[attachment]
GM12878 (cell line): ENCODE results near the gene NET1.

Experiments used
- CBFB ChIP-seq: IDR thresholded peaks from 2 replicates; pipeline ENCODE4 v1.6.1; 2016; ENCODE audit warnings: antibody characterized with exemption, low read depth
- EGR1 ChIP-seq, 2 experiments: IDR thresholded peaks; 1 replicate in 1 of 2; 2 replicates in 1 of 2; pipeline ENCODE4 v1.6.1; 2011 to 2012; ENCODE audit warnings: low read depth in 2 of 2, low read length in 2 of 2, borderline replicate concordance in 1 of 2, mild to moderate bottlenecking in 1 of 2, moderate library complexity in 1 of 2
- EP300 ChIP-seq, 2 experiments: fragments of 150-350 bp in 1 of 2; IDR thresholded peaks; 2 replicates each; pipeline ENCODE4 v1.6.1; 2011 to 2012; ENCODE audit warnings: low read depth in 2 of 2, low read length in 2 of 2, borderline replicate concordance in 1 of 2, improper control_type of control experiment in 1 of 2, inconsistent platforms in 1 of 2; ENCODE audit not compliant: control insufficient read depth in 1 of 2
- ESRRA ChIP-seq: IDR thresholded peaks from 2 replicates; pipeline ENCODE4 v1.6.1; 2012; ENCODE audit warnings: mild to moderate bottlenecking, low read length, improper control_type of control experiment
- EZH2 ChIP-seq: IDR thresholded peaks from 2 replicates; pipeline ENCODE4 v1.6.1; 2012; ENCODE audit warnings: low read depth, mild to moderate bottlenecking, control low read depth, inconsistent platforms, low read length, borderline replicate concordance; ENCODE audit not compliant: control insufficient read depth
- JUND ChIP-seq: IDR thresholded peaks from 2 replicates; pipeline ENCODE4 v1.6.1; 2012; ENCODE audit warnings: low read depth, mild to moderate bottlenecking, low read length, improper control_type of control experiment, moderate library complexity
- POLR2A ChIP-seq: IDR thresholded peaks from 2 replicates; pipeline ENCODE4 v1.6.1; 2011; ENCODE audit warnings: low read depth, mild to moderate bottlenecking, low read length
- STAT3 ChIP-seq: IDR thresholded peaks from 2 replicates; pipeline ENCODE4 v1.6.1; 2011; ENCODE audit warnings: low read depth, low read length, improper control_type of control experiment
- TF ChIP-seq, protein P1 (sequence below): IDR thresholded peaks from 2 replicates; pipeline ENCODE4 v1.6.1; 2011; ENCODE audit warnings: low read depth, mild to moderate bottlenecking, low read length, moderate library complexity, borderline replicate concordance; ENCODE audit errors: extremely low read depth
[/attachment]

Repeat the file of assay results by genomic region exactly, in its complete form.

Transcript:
GM12878 (cell line): ENCODE results near the gene NET1.

Experiments used
- CBFB ChIP-seq: IDR thresholded peaks from 2 replicates; pipeline ENCODE4 v1.6.1; 2016; ENCODE audit warnings: antibody characterized with exemption, low read depth
- EGR1 ChIP-seq, 2 experiments: IDR thresholded peaks; 1 replicate in 1 of 2; 2 replicates in 1 of 2; pipeline ENCODE4 v1.6.1; 2011 to 2012; ENCODE audit warnings: low read depth in 2 of 2, low read length in 2 of 2, borderline replicate concordance in 1 of 2, mild to moderate bottlenecking in 1 of 2, moderate library complexity in 1 of 2
- EP300 ChIP-seq, 2 experiments: fragments of 150-350 bp in 1 of 2; IDR thresholded peaks; 2 replicates each; pipeline ENCODE4 v1.6.1; 2011 to 2012; ENCODE audit warnings: low read depth in 2 of 2, low read length in 2 of 2, borderline replicate concordance in 1 of 2, improper control_type of control experiment in 1 of 2, inconsistent platforms in 1 of 2; ENCODE audit not compliant: control insufficient read depth in 1 of 2
- ESRRA ChIP-seq: IDR thresholded peaks from 2 replicates; pipeline ENCODE4 v1.6.1; 2012; ENCODE audit warnings: mild to moderate bottlenecking, low read length, improper control_type of control experiment
- EZH2 ChIP-seq: IDR thresholded peaks from 2 replicates; pipeline ENCODE4 v1.6.1; 2012; ENCODE audit warnings: low read depth, mild to moderate bottlenecking, control low read depth, inconsistent platforms, low read length, borderline replicate concordance; ENCODE audit not compliant: control insufficient read depth
- JUND ChIP-seq: IDR thresholded peaks from 2 replicates; pipeline ENCODE4 v1.6.1; 2012; ENCODE audit warnings: low read depth, mild to moderate bottlenecking, low read length, improper control_type of control experiment, moderate library complexity
- POLR2A ChIP-seq: IDR thresholded peaks from 2 replicates; pipeline ENCODE4 v1.6.1; 2011; ENCODE audit warnings: low read depth, mild to moderate bottlenecking, low read length
- STAT3 ChIP-seq: IDR thresholded peaks from 2 replicates; pipeline ENCODE4 v1.6.1; 2011; ENCODE audit warnings: low read depth, low read length, improper control_type of control experiment
- TF ChIP-seq, protein P1 (sequence below): IDR thresholded peaks from 2 replicates; pipeline ENCODE4 v1.6.1; 2011; ENCODE audit warnings: low read depth, mild to moderate bottlenecking, low read length, moderate library complexity, borderline replicate concordance; ENCODE audit errors: extremely low read depth